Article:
Today is Christmas, and a very important day in the lives of many Christians across the globe. Though it's a religious feast, it has been marked as public holiday here in Ghana together with other nations.
It is time many public workers take a long break from work, take stock of their lives and make resolutions for the years ahead but the police officer continues working till probably when he drops dead. No rest!
It's a holiday whereby many families and friends will gather to have a lot of fun but the police officer will have to dress up and go to work and leave his or her family behind. For Ghanaians to celebrate their Christmas and new year festivities in peace and not in pieces, the police officer will have to dress up and go to work to protect them and their properties.
Around these times, all leaves are banned or suspended. Even compassionate leave has been capped to 2 days instead of the statutory 5 days. What this means is that the police officer has up to 2 days to travel from Paga to Elubo to attend personal family matters involving his wife, children and parents.
Those police officers who were not able to go on leave will in the course of the year will continue working during and after the Christmas and new year festivities. The usual excuses will be that there are no men or personnel so they should continue working till such time that God knows when men or personnel will come even when the holidays are over.
This is the time that police officer will have to activate all his senses and put his life on line for Ghanaians to celebrate the Christmas and new year festivities in a crime free and serene environment. In these times, the police officer works more than expected to protect the lives and properties of those Ghanaians who are making merry at the expense of his own.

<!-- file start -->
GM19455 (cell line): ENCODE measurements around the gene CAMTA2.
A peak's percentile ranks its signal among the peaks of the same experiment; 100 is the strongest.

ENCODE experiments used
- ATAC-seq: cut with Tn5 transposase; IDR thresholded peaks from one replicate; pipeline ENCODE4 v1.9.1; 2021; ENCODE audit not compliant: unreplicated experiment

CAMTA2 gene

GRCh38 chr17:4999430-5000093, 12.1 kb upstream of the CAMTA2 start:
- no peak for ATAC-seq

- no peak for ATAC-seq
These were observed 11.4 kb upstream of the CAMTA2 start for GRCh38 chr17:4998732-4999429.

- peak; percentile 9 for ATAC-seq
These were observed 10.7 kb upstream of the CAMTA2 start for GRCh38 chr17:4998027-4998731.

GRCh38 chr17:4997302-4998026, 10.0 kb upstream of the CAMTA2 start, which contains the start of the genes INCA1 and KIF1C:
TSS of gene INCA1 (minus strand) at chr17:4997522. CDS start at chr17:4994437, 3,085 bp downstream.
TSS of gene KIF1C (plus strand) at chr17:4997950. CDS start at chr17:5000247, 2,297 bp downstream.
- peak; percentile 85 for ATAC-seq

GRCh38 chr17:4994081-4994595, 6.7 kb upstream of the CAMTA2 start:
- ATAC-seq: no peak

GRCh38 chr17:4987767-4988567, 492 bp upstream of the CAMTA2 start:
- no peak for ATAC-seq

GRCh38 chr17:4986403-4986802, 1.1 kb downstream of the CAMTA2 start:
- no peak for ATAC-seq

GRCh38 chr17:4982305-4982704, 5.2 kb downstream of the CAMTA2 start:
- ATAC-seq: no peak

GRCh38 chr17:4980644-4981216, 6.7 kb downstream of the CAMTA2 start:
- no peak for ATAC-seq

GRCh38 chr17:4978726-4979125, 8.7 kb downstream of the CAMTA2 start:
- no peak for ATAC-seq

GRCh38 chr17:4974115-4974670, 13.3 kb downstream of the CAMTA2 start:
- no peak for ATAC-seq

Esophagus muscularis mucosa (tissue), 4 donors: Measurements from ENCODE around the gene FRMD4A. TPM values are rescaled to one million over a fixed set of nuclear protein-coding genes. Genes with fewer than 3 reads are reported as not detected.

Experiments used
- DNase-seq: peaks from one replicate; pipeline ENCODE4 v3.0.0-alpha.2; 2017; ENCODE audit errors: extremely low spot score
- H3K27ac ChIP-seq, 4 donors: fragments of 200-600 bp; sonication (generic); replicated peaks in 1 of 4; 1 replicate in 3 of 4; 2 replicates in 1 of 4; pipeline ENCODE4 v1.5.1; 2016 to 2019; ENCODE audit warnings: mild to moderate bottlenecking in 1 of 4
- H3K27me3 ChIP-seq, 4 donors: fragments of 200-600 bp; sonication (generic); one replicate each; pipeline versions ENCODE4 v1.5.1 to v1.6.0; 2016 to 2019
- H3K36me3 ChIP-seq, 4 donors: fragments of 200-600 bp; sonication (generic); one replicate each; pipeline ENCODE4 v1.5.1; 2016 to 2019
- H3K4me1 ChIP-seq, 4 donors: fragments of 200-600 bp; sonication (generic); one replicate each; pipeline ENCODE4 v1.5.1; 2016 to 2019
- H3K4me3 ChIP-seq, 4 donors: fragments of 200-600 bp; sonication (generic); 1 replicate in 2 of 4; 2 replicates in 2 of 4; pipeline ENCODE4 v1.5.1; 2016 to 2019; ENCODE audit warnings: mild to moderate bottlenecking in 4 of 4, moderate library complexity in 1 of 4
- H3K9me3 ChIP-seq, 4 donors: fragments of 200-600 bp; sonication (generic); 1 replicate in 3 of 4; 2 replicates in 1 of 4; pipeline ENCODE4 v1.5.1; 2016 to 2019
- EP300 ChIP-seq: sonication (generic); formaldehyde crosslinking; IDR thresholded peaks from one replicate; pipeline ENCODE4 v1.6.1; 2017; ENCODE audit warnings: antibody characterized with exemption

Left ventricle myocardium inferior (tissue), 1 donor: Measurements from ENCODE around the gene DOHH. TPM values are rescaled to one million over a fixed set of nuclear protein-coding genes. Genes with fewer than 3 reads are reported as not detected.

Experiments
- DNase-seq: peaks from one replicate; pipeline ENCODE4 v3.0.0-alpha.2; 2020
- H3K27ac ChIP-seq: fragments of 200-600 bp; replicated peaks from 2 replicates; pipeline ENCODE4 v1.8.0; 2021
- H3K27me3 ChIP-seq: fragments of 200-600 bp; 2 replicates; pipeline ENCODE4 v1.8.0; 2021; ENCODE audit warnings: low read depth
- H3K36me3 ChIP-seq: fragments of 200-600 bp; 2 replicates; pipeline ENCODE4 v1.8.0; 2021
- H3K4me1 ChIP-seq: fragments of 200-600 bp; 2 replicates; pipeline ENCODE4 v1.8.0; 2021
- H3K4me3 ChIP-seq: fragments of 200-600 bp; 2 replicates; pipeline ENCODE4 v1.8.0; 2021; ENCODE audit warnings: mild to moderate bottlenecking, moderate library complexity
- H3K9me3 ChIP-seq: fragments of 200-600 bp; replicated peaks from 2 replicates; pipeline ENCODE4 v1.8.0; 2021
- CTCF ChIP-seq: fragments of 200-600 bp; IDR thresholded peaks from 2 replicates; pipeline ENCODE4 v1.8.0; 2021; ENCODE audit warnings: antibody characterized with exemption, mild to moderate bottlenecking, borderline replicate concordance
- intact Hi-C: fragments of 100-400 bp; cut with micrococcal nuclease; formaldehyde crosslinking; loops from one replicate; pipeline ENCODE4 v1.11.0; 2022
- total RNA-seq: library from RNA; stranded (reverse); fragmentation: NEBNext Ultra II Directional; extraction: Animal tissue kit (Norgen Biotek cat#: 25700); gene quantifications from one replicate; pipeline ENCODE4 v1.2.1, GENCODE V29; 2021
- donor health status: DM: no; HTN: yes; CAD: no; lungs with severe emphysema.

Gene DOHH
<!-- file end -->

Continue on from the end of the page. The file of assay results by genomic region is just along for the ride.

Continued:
They leave their barracks or the rented quarters to go and guard others when their family also need them most in these times.
The sad ones are those living in rented quarters. Whilst protecting lives and properties of others, what happens if their family comes under attack too? What about if they return from protecting the lives and properties of Ghanaians and find their own properties stolen?
It has been happening all the time. There are times police officers book rifles to go and protect lives and properties of Ghanaians and on their return, their own rooms have been broken into, and their properties carried away.
What usually happens is that they report at the police station and that ends it. Those cases usually remain under investigations forever.
They start life all over again to acquire those properties that took them sometimes over 10 years or more in bits. No support from the police administration, the government or anybody. They are all by themselves.
Police officers leave their houses to work and on their returned, the whole building has been razed down by fire and everything is gone in a flash.
I still remember that my constable friend who went on duty on a Christmas day and returned to meet ashes in his room. The only thing left was the police uniform he wore to duty that day.
Today is Christmas so let's pray that no police officer dies or become incapacitated in line of duties. Such deaths are never forgotten. Anytime Christmas comes, such families instead of making merry, they will rather mourn and grieve over the death of that police officer who was once the pillar of the family but was killed on Christmas day or rendered incapacitated whilst discharging his duties of maintaining law and order during the Christmas.
I think the police officer also deserve to celebrate the Christmas with his family and friends just like every Ghanaian does. It should not necessarily be on the Christmas day due to the exigencies of policing. The IGP can create that special Christmas for police officers who were on duty Christmas day and missed out to celebrate the occasion with their family.
The IGP can arrange for at least one or two days offs in succession across the country to ensure that when Christmas and new year festivities are all over, police officers can equally have a day or two to attend to their family at home.
The same can be done for our Muslim brothers and sisters during the Salat. The police officer also needs to have a a quality time with his family during the Christmas and the Salat day.
The police administration should consider it as a need to tighten the family units of our police officers who are always on duty even when their family needs them.
Only God knows how painful it is to go to work on Christmas and new year day if you are a police officer.
Ahanta Apemenyimheneba Kwofie III
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